Today’s networks demand flexible services to accompany efforts to secure any user accessing any service from on any device from any location.
The fast acceptance of cloud computing and the shift to remote work has irrevocably altered how businesses operate. Organizations have had to construct extremely dynamic and adaptable hybrid networks as they begin to draw people back to the office using a hybrid work paradigm. The proliferation of devices and individuals working from anywhere as a result of these recent changes has increased the digital attack surface and exposed more data, apps, devices, and users to risk.
Maintaining security requires an understanding of and control over data, apps, and traffic moving across these disparate settings. However, as hybrid and multi-cloud systems adopt new technologies such as zero-trust network access (ZTNA), zero-trust access (ZTA), and secure SD-WAN, which merge cloud, physical, and endpoint devices into a single solution, this gets more challenging. When regulations for identity and access management (IAM) and a variety of solutions for protecting apps and platforms are added to the mix, things get even more complicated.
However, although the capacity to construct dynamic settings has advanced rapidly, security services have are lagging. Organizations use security services to manage licenses, maintain solutions up to date with real-time threat information, latest product updates and ensure that their configurations and policies are in line with critical compliance regulations and standards. However, the majority of security services are still in silos. As a result, many businesses are now struggling to manage the complex array of rigid siloed solutions they have in place, as well as the various licensing models they use.
A device, user, or application in today’s networks could be located anywhere. This shifts the networking paradigm away from location and toward who or what requires access to which resource, regardless of where they are located. The use of resources is fluid, and it can shift between the cloud, physical, and end-user edges at any time.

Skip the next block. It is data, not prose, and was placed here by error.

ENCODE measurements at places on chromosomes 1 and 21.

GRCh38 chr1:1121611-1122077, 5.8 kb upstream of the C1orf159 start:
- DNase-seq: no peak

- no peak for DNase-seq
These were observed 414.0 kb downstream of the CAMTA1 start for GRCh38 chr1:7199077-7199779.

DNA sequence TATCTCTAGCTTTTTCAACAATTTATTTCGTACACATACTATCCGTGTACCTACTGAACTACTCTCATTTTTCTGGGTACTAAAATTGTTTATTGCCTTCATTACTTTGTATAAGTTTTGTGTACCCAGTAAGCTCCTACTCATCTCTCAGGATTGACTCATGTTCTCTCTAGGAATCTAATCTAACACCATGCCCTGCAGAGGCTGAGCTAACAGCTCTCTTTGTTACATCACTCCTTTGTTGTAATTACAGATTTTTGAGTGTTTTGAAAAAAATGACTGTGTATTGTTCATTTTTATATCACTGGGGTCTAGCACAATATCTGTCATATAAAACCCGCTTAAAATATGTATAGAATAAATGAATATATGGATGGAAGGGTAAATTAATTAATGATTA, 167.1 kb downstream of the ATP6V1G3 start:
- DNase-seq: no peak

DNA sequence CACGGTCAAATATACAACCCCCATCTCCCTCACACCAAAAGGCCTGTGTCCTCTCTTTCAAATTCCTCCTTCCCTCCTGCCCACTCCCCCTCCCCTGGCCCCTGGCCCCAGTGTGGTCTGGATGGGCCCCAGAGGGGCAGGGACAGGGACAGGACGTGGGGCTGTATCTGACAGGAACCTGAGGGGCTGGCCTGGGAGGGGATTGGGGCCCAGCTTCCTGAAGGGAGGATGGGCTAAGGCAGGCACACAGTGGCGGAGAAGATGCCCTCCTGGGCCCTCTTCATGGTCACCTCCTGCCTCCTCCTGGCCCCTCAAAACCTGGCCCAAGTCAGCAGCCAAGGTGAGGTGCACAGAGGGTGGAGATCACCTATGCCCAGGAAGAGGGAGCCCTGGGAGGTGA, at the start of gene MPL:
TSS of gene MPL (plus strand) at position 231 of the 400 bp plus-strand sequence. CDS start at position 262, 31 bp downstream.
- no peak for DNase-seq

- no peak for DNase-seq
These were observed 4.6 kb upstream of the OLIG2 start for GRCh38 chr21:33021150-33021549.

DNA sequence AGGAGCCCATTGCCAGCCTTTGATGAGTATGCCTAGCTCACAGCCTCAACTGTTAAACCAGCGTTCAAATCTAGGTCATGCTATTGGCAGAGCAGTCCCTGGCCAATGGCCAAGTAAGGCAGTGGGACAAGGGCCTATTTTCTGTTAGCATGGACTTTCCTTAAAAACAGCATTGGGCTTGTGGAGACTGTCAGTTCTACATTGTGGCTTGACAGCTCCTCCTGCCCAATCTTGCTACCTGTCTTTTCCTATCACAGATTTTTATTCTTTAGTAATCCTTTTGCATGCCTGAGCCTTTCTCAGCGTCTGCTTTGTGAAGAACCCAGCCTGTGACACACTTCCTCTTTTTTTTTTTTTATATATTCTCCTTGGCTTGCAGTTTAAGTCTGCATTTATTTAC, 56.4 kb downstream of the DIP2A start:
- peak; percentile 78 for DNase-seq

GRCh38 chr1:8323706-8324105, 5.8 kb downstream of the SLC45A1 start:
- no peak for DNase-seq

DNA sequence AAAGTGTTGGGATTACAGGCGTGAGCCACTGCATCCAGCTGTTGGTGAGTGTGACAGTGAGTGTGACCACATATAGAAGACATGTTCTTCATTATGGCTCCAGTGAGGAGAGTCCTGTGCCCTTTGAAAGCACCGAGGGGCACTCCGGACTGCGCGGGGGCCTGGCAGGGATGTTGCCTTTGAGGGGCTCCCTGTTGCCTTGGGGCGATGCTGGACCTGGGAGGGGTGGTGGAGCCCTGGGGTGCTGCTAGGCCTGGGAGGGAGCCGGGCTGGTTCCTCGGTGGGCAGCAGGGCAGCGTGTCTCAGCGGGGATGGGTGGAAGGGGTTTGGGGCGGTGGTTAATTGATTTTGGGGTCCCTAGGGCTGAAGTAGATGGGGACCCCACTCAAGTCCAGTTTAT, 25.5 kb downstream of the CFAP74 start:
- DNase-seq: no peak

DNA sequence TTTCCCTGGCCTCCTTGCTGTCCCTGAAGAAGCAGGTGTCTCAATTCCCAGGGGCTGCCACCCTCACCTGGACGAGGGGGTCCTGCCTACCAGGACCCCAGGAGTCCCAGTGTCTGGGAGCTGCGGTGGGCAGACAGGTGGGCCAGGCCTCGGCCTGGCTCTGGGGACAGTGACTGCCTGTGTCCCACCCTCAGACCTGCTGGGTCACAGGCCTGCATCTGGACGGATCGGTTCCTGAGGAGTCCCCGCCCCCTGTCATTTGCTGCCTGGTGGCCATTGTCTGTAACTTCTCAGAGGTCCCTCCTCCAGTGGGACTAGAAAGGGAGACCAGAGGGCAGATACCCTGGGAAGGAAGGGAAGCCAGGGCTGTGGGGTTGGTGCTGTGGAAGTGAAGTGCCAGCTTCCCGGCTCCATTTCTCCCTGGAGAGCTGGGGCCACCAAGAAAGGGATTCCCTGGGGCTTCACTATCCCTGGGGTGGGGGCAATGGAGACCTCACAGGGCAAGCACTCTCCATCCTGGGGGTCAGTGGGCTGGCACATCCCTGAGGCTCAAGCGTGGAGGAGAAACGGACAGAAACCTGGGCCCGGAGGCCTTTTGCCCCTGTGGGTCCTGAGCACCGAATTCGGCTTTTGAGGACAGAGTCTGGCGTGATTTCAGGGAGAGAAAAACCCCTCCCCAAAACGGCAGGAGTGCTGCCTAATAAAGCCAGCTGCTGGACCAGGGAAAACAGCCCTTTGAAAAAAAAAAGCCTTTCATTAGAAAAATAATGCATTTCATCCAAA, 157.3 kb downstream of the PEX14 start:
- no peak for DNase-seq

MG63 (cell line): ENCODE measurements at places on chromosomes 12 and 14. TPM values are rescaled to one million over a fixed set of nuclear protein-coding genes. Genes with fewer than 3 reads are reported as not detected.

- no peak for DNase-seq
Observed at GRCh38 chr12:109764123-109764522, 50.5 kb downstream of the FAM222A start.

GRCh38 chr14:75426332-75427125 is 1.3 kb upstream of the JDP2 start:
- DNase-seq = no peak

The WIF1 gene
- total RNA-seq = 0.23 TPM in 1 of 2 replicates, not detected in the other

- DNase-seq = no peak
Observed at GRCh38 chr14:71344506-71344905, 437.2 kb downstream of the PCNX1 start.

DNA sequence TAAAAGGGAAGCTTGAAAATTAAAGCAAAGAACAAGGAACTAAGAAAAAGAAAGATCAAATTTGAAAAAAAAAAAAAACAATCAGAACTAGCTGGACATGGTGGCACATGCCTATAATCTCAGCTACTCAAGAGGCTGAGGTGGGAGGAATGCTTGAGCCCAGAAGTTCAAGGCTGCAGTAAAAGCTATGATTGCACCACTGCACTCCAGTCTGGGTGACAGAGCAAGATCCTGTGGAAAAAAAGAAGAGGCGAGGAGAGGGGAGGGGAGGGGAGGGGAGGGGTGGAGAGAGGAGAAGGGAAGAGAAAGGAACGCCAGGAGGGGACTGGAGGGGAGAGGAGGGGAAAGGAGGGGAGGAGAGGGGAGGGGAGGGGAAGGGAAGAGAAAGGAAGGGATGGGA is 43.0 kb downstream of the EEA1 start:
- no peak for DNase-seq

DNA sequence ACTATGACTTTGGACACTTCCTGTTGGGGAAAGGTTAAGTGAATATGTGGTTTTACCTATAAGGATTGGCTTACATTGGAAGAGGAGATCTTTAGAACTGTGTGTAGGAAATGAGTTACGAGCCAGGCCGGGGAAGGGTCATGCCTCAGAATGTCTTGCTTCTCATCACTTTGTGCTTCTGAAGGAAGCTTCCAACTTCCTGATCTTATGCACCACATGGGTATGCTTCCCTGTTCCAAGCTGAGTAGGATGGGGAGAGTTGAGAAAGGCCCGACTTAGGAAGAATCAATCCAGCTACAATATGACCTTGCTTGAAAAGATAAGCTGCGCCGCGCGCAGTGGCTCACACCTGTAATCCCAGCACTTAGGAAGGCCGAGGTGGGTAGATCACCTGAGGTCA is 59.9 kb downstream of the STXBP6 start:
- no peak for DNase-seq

Because advanced security use cases like ZTNA and SASE are a combination of appliance-based, device-based, and cloud-based licenses, CISOs are having difficulty accurately forecasting spending. Because traditional licensing arrangements do not fit, pricing such solutions can be difficult. They necessitate custom quotes since they cross typical service silos, making comparisons nearly impossible. And the difficulties multiply when an organization’s budget and security requirements alter owing to mixed structures and end dates, necessitating the addition or reduction of security capabilities.
This is because legacy service models were never intended to support devices and solutions that need to adapt quickly to changing business needs. Networks, users and apps can’t adapt to things like hybrid workers, shifting connectivity requirements or applications that need to migrate between on-premises data centres and cloud environments because of inflexible services. Instead, businesses require services that follow users, applications, and data in real time across any environment or form factor. This method would allow them to create and use dynamic environments without having to worry about how many licenses they will need for the many technologies, solutions and edges they will be using.
New advanced services should be able to handle a wide range of use cases on the fly, regardless of where applications, data, or users are located—especially as resources move between virtual and physical environments and form factors. Flexible licensing models and services will enable enterprises to swiftly adopt new technologies like as SD-WAN, ZTNA, and SASE, which are built for distributed solutions and highly dynamic networks.
With simpler consumption and standardized licensing models for any use case or form factor, unified services need to secure the company across any endpoint, network, or cloud. Advanced services tailored to the way businesses run will allow them to operate as they see fit, taking advantage of the flexibility that such environments provide while remaining confident that their hybrid networks and users are always secure because their services and licenses can adapt with the network
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